Can Breastfeeding Protect Your Baby From Asthma?
These days, many infants suffer from asthma, especially when they’re very young. The problem has a genetic basis.
In other words, if the mother or father has asthma, the baby might as well. Doctors therefore recommend that mothers breastfeed their babies to protect them from asthma.
Breast milk, in addition to being harmless, provides all the nutrients a baby needs. It also protects your baby from many illnesses.
This means it’s very important that a mother breastfeed her baby during the first six months. However, many parents ask: “What is asthma? What are the symptoms? How does breast milk prevent it?
What is asthma?
Asthma is a common respiratory condition for babies in which the respiratory passages become partially or totally obstructed.
Symptoms of asthma in infants
Symptoms of asthma in babies can include: dry cough, persistent phlegm, light panting (as if it’s difficult to breathe), noise or whistling in the chest, and sounding congested when the baby cries.
What are the causes of asthma?
The precise cause of asthma in infants is unknown. However, it may be due to genetic problems or environmental factors. These can include cigarette or cigar smoke, substances that cause allergic reactions, air contamination, or strong smells such as gasoline.
5 Benefits of Breastfeeding for Asthma Protection
It’s known that breast milk can protect your baby from asthma because it provides immunological factors that aren’t in formula. The benefits include the following:
1. Fighting infections and illness
If a mother breastfeeds her child, this reduces the baby’s risk of contracting infections. Some of the illnesses that breast milk fights include: asthma, diabetes, diarrhea, and respiratory infections, among others.
2. Lowering the risk of suffering asthma symptoms
For children who are genetically predisposed to asthma, breast milk lowers the risk of suffering respiratory problems.
3. Providing nutrients
Breast milk, in addition to providing the nutrients necessary for healthy growth and development, also supplies the antibodies the baby needs to face many illnesses, such as asthma.
4. Strengthening the lungs
Mother’s milk strengthens a baby’s lungs. It also transmits immunoglobulin. This protects against allergies and asthma.
5. Supporting the immune system
Due to the lactoferrin, bifido factor, and lipid content, breast milk helps babies have a strong defensive system. Consequently, their immune system is stronger.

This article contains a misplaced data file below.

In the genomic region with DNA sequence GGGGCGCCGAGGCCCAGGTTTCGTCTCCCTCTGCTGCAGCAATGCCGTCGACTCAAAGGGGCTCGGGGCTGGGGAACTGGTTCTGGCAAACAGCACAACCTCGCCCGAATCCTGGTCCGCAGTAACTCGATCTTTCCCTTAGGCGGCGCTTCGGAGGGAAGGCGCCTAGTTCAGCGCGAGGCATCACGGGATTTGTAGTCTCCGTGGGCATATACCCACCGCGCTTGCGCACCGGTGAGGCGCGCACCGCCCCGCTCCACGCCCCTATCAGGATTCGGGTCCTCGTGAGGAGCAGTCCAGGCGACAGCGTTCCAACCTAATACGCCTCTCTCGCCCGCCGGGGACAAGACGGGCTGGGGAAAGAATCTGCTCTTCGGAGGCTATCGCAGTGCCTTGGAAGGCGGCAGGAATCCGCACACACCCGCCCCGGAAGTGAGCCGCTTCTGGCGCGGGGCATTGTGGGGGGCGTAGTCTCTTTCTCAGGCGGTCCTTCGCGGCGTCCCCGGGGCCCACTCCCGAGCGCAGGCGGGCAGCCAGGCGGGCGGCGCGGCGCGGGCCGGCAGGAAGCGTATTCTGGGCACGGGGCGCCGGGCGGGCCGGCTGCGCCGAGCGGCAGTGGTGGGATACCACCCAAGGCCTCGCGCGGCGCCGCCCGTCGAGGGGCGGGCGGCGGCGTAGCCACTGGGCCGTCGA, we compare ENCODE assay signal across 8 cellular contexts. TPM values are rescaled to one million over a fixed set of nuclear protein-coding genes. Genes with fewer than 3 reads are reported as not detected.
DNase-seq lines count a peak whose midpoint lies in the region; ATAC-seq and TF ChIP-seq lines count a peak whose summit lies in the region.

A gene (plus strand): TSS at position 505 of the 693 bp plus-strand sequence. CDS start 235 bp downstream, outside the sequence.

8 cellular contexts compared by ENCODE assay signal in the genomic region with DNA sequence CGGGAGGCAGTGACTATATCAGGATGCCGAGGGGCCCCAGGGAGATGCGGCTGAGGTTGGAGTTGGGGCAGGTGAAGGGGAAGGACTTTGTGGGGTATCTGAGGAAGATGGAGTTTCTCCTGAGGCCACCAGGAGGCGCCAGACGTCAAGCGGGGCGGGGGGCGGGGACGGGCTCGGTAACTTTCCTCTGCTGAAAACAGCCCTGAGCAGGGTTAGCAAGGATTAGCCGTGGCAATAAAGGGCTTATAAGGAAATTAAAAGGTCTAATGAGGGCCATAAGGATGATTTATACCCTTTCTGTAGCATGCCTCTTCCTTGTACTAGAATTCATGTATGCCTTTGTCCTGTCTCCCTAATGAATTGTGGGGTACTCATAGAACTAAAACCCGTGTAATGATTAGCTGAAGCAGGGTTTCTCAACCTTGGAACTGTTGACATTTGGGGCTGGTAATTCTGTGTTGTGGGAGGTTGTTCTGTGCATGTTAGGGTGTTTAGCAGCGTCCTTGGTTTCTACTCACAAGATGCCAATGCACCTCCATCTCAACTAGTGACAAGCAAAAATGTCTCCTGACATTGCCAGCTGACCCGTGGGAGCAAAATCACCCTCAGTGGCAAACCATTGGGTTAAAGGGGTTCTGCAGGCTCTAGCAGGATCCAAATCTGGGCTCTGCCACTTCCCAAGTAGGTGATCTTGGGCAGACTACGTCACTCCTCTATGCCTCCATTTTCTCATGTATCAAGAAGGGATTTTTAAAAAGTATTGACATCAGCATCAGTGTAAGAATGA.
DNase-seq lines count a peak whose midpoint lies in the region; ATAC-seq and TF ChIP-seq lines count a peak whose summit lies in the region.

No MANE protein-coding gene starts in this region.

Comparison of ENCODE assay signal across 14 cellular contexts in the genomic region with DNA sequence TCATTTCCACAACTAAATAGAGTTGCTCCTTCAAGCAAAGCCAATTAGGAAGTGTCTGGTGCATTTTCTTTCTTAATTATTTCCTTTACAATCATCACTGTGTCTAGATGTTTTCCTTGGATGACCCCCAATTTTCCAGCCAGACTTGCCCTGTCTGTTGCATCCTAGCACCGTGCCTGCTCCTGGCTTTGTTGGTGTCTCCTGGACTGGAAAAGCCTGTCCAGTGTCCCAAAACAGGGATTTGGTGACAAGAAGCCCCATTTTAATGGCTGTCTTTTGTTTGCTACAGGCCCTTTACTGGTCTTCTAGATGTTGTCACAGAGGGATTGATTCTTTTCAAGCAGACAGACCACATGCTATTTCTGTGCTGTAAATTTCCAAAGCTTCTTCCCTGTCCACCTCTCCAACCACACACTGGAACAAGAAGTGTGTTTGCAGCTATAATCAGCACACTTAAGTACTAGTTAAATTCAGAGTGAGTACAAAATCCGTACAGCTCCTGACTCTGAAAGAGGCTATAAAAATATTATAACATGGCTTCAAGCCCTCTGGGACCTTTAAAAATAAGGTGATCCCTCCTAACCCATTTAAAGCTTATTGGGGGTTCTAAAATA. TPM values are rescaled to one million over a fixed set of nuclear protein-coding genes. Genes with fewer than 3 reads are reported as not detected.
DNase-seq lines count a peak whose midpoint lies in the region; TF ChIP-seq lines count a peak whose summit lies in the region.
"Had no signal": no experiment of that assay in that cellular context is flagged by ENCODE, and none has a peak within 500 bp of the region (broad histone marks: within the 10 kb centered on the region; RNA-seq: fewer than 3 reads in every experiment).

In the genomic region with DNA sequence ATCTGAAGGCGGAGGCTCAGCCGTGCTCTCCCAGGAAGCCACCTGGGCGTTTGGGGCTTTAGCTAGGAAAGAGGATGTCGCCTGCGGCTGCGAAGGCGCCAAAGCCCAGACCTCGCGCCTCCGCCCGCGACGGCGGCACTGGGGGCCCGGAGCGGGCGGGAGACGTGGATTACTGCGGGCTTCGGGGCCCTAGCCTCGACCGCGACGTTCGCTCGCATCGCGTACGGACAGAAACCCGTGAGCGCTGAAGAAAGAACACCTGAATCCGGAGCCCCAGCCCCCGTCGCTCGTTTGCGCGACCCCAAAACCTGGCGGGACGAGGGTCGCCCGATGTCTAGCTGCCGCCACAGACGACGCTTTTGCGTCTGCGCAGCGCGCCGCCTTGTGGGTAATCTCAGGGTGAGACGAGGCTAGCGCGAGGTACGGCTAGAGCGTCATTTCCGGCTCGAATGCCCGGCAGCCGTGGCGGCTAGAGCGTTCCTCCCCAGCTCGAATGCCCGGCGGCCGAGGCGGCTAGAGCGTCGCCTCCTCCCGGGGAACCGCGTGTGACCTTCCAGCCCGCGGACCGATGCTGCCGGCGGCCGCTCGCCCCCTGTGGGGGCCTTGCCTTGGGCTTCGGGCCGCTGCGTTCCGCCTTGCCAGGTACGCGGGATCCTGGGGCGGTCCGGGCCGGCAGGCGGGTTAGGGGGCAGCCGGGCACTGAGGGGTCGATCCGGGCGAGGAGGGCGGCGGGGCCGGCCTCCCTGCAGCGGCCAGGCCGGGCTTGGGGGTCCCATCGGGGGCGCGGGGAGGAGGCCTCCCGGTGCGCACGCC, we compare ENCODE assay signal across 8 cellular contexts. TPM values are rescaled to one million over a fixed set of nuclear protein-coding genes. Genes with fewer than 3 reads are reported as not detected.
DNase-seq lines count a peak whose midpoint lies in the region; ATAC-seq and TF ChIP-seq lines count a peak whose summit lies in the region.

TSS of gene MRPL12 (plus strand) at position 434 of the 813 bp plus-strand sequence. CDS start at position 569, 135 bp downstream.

Other Advantages of Breast Milk
In addition to the benefits listed above which help protect against asthma, breastfeeding has other advantages:
- Easy for your baby to digest when they are sick.
- Improves the relationship between mother and child and leads to emotional stability.
- Comforts your baby when he or she is sick or tired.
- Relaxes the mother.
- Reduces the risk of post-partum hemorrhage.
- Has a lower risk of contamination because it comes directly from the mother’s breast.
- Aids in the baby’s intellectual development.
- Fights stress.
- Strengthens the immune system because it contains iron.
- Prevents Sudden Infant Death Syndrome.
“Breast milk, in addition to being harmless, provides all the nutrients a baby needs.”
What Nutrients Does Breast Milk Contain?
Breast milk contains live cells that support your baby’s growth and development. Additionally, it contains carbohydrates, proteins, minerals, vitamins, and has anti-bacterial and anti-viral properties.
It’s also a source of fatty acids and amino acids. All these nutrients are essential for your baby’s development. It’s important to nurse if you can to make sure your baby gets what he or she needs.
In conclusion, protecting your baby from asthma is an important task that every mother can do by breastfeeding.
Nursing is recommended for at least the first six months of your baby’s life. Breastfeeding helps your baby grow up healthy and strong.
As an added benefit, the skin-to-skin contact strengthens the bond between mother and child, and raises self-esteem. It’s a unique, magical moment that all mothers experience and that greatly helps with healthy development.
All cited sources were thoroughly reviewed by our team to ensure their quality, reliability, currency, and validity. The bibliography of this article was considered reliable and of academic or scientific accuracy.
- Huo X, Chu S, Hua L, et al. The effect of breastfeeding on the risk of asthma in high-risk children: a case-control study in Shanghai, China. BMC Pregnancy Childbirth. 2018;18(1):341. doi:10.1186/s12884-018-1936-5
- NHS UK. Breastfeeding ‘cuts childhood asthma risk’. [Avaiable online].
- Oddy W, H: Breastfeeding, Childhood Asthma, and Allergic Disease. Ann Nutr Metab 2017; 70 (2): 26-36. doi: 10.1159/000457920